The U.S. State Department has lowered its travel advisory for Mexico to a Level 3 from its highest possible Level 4, days before the U.S.-Mexico border closure is due to expire on Sept. 21.
The modified travel advisory says U.S. travelers should “reconsider travel to Mexico due to covid-19” as well as “crime and kidnapping.” A border closure restricting nonessential travel has been in place between the United States and Mexico since March 21 in an effort to prevent the spread of the novel coronavirus, according to the U.S. Embassy in Mexico.
The border closure terms only apply to land and water crossings, as flights between the United States and Mexico have largely continued since the early days of the pandemic. Until last week, the State Department’s Mexico advisory was a Level 4 (do not travel) nationwide. Some less-visited regions of Mexico remain classified Level 4 for “crime and kidnapping.”
The popular resort areas of Cabo San Lucas, Cancún and Cozumel have been allowing U.S. travelers who fly into the country to visit without required quarantines or coronavirus tests. Instead, Mexican airports have been carrying out health-screening procedures such as temperature checks, according to the U.S. Embassy in Mexico.
“The Centers for Disease Control and Prevention (CDC) has issued a Level 3 Travel Health Notice for Mexico due to COVID-19,” the advisory states. “Mexico has lifted stay at home orders in some areas and resumed some transportation and business operations. Visit the Embassy’s COVID-19 page for more information on COVID-19 in Mexico.”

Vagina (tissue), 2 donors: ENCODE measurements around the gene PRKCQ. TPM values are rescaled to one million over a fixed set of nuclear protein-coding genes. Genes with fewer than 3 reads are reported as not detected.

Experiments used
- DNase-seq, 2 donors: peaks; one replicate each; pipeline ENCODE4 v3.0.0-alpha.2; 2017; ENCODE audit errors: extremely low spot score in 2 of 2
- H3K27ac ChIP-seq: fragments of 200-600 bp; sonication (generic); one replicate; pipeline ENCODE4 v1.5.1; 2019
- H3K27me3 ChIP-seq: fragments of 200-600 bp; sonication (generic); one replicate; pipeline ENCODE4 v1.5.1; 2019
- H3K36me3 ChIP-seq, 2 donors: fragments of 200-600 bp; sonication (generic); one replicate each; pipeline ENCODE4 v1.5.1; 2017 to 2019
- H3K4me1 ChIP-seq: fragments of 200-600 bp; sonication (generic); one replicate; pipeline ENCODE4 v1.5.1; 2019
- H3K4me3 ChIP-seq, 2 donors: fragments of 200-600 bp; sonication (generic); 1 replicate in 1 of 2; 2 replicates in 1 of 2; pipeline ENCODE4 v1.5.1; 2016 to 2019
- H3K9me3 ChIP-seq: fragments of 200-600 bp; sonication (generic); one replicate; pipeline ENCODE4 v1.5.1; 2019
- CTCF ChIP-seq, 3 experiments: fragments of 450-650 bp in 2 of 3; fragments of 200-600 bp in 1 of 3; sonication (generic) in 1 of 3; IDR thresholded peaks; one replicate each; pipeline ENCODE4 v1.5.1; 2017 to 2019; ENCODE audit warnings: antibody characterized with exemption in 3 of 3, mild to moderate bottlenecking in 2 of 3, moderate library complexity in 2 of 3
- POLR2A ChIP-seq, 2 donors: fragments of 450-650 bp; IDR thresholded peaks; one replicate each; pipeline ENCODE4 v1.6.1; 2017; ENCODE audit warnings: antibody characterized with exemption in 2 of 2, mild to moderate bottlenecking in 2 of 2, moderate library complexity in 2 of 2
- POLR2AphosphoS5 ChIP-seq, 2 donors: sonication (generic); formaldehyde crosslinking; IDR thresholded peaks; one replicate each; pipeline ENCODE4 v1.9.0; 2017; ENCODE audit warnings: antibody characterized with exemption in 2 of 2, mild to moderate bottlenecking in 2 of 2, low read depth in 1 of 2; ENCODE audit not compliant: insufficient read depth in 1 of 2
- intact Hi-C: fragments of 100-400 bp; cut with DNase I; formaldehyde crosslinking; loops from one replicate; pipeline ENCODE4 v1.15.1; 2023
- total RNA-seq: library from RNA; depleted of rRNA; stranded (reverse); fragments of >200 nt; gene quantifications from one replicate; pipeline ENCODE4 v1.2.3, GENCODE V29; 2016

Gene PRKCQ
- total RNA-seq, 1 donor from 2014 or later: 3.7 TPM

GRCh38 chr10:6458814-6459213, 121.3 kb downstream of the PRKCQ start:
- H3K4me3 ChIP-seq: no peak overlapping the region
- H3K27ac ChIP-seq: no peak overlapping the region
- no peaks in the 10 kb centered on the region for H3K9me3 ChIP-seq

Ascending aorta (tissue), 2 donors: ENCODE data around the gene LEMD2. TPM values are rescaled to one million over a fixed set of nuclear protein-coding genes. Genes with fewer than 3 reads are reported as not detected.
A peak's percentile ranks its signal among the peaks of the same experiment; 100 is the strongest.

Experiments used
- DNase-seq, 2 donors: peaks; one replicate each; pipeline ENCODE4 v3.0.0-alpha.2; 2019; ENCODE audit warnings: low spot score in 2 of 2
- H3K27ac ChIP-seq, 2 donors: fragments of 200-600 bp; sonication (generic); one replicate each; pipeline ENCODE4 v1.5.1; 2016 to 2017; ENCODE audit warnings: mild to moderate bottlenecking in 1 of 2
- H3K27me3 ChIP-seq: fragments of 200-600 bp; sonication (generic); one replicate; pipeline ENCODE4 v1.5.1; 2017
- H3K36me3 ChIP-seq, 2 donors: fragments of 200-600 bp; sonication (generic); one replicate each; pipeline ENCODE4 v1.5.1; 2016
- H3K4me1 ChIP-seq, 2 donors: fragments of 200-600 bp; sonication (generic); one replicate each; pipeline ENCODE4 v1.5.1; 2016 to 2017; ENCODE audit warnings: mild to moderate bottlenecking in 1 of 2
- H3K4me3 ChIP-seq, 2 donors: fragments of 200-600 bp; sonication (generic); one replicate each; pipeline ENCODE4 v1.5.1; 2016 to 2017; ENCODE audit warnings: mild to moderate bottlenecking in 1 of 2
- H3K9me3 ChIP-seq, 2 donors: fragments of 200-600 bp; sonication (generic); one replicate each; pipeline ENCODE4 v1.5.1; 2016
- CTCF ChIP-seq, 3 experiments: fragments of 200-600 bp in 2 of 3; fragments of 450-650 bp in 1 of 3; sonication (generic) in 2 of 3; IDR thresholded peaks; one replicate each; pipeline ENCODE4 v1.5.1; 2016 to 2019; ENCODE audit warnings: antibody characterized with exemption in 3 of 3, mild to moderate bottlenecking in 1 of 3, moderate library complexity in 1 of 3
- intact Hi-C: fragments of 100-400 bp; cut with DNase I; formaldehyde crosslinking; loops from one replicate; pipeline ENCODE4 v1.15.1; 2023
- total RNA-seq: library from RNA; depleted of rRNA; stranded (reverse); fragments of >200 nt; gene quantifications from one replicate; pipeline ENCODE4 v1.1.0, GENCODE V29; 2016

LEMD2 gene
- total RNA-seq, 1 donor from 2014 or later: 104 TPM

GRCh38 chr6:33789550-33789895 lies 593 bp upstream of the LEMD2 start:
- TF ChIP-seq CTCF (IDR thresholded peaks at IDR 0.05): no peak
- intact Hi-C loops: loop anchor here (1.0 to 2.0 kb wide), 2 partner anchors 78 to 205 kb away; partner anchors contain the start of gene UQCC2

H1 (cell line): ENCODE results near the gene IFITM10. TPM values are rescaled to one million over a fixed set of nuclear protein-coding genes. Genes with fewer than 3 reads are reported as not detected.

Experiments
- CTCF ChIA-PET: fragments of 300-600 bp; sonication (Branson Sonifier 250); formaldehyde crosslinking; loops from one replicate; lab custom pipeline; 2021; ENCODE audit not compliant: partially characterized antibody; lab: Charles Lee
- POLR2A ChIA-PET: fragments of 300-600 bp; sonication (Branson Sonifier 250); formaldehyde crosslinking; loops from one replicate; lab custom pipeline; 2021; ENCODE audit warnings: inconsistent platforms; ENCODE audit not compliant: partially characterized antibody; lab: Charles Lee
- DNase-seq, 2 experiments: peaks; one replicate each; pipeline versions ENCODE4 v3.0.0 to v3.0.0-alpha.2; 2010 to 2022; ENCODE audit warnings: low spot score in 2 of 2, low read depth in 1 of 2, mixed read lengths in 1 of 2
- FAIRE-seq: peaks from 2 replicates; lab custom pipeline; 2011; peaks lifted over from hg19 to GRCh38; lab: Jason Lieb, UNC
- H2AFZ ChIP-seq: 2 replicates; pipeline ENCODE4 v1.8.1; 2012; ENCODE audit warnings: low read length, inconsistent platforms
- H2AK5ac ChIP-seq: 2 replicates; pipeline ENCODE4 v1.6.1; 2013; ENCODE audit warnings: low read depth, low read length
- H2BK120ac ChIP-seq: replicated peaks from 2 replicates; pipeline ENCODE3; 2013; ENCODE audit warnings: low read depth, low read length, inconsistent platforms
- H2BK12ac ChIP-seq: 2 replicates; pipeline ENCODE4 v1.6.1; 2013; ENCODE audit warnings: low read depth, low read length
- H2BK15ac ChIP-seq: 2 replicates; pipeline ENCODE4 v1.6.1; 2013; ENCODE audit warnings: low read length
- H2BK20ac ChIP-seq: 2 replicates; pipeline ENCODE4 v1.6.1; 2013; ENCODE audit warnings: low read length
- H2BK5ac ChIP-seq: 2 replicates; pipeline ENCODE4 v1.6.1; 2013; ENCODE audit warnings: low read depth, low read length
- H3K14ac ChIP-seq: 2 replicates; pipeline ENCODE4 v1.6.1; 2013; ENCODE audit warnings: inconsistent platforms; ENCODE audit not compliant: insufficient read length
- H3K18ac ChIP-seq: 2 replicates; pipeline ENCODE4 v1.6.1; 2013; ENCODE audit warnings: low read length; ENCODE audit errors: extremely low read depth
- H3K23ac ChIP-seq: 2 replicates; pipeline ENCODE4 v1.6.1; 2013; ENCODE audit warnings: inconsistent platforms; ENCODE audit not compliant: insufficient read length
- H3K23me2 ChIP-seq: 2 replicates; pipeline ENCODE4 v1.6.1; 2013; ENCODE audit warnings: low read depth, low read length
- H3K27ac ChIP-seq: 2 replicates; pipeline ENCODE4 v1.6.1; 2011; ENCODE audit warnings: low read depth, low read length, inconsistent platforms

Mexico has seen a total of 668,000 coronavirus cases and more than 70,000 deaths, according to data compiled by Johns Hopkins University, with daily new cases peaking in August before lowering and holding steady in the range of 4,000 to 6,000 per day since then. The United States has reported more than 6 million total coronavirus cases and 190,000 deaths, with the peak in daily new cases hitting mid-July, at more than 75,000.
The change comes soon after some major tourist sites in Mexico reopened, including Teotihuacán, a UNESCO World Heritage Site outside of Mexico City. The only area in Mexico that has a higher covid-19 rate than Mexico City is the tourist-frequented state of Baja California Sur, which includes Los Cabos. Subregions that have earned the World Travel and Tourism Council’s “Safe Travels stamp,” which certifies a locale follows health protocols established by the WTTC, include Los Cabos, Cancun, Riviera Maya, Riviera Nayarit, Yucatán, Jalisco and the islands of Cozumel.
“CDC recommends travelers avoid all nonessential international travel to Mexico. Travelers at increased risk for severe illness from COVID-19 should consider postponing all travel, including essential travel, to Mexico,” according to the CDC website. “Local policies at your destination may require you to be tested for COVID-19 before you are allowed to enter the country. If you test positive on arrival, you may be required to isolate for a period of time. You may even be prevented from returning to the United States, as scheduled.”